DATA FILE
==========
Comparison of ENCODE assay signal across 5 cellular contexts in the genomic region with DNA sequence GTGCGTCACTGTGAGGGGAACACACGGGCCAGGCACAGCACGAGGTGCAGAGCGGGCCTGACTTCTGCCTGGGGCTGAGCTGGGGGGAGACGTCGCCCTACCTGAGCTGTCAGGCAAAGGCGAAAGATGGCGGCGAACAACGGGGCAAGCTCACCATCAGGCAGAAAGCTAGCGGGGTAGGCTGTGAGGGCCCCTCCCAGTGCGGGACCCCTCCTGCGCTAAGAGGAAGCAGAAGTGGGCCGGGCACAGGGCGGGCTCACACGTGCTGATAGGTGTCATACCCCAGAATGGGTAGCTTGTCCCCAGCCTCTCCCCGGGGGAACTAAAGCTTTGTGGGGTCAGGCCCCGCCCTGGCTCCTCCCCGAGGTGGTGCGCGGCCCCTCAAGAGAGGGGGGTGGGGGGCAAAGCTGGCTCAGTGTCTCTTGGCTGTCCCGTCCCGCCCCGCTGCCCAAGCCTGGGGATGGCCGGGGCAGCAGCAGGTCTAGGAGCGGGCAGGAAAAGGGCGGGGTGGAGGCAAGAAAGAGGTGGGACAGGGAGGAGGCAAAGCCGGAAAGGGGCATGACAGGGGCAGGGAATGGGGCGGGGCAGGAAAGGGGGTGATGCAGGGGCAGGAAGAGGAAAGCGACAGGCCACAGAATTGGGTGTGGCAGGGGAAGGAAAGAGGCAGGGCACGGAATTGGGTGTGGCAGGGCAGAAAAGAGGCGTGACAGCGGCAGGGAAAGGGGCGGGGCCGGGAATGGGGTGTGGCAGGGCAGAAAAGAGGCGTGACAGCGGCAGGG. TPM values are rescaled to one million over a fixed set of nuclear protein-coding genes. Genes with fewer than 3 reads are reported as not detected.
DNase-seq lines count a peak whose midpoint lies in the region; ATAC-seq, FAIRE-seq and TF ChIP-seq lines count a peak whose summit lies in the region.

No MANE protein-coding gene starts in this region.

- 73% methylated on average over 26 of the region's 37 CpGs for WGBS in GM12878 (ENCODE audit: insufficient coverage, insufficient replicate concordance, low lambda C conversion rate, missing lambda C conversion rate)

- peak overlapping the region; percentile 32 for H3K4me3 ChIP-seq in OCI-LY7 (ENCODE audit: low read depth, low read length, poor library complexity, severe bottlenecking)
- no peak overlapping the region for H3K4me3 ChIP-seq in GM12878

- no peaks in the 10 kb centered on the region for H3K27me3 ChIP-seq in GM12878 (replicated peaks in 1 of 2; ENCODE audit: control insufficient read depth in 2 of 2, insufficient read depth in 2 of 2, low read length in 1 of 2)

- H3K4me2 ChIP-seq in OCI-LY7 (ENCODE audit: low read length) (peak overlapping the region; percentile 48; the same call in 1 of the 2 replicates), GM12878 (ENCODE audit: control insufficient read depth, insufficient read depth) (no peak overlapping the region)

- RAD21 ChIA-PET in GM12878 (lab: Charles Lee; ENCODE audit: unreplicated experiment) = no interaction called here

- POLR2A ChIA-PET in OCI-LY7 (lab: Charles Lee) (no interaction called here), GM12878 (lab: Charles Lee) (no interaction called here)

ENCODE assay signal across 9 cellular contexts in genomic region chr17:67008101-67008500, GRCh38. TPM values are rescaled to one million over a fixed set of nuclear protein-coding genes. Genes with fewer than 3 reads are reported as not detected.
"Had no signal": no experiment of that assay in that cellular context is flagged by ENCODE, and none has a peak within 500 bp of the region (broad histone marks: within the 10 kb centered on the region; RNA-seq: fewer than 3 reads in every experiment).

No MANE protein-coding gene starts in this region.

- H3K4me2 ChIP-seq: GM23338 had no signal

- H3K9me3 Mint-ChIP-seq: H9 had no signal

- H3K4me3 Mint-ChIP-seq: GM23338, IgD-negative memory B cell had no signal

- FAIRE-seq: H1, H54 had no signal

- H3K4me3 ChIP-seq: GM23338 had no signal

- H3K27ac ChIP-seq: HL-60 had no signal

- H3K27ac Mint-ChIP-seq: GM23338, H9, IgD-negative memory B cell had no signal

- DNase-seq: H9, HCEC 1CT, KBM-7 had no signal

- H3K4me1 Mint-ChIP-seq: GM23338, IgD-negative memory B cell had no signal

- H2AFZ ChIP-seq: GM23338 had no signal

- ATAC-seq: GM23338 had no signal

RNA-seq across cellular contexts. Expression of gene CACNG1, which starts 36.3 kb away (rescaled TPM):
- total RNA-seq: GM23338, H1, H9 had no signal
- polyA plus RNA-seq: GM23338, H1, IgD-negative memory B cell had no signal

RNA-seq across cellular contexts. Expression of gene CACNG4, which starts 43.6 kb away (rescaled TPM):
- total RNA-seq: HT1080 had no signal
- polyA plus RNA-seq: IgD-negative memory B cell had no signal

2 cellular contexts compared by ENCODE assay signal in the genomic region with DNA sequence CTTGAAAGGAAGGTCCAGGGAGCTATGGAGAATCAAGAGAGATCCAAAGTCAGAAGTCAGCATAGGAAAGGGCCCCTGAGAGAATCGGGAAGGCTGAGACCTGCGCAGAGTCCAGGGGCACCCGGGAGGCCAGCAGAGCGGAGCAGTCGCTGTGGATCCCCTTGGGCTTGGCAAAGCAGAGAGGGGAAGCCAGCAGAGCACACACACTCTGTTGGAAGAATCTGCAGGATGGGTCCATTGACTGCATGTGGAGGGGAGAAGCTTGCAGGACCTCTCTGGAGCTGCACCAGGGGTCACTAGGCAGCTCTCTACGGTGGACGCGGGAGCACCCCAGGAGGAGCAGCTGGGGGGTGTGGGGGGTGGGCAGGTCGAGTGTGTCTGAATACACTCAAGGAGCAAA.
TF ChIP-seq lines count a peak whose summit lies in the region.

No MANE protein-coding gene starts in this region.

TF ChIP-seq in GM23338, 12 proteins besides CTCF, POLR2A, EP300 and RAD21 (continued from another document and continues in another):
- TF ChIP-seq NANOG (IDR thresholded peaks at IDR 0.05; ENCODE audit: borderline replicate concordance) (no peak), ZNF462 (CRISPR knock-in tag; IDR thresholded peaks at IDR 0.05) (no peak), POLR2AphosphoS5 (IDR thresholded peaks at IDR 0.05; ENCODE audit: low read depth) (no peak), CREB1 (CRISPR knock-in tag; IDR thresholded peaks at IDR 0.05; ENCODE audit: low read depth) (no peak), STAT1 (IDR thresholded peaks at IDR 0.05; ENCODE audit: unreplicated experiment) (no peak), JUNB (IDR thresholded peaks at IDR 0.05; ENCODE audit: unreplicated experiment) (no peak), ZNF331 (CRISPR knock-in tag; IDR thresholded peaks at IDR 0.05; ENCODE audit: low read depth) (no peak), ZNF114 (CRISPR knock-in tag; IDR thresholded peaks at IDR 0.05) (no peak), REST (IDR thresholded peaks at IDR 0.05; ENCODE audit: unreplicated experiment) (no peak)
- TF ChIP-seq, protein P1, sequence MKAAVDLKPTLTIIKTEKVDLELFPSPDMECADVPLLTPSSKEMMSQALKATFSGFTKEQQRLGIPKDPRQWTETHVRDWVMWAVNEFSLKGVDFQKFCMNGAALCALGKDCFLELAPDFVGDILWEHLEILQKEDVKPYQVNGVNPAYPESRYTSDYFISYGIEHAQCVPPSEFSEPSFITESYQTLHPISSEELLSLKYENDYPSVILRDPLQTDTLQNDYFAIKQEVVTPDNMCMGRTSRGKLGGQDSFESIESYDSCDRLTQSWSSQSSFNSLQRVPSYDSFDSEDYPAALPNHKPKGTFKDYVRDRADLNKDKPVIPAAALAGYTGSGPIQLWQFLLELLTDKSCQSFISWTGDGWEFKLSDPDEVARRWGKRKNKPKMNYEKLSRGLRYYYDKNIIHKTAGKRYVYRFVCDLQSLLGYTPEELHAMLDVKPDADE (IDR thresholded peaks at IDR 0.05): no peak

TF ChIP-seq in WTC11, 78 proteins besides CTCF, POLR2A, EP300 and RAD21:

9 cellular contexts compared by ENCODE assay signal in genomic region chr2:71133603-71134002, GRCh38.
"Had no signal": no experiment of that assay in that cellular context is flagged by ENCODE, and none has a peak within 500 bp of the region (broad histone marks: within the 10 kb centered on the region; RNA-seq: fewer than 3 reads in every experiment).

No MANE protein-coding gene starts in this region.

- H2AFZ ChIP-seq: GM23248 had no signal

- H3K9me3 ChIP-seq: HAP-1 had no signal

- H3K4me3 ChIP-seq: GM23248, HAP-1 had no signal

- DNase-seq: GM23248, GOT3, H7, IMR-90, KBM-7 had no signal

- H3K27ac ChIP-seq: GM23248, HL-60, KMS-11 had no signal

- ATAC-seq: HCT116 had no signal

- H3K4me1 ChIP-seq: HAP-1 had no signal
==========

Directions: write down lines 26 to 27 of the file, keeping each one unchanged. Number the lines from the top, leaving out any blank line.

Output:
- total RNA-seq: GM23338, H1, H9 had no signal
- polyA plus RNA-seq: GM23338, H1, IgD-negative memory B cell had no signal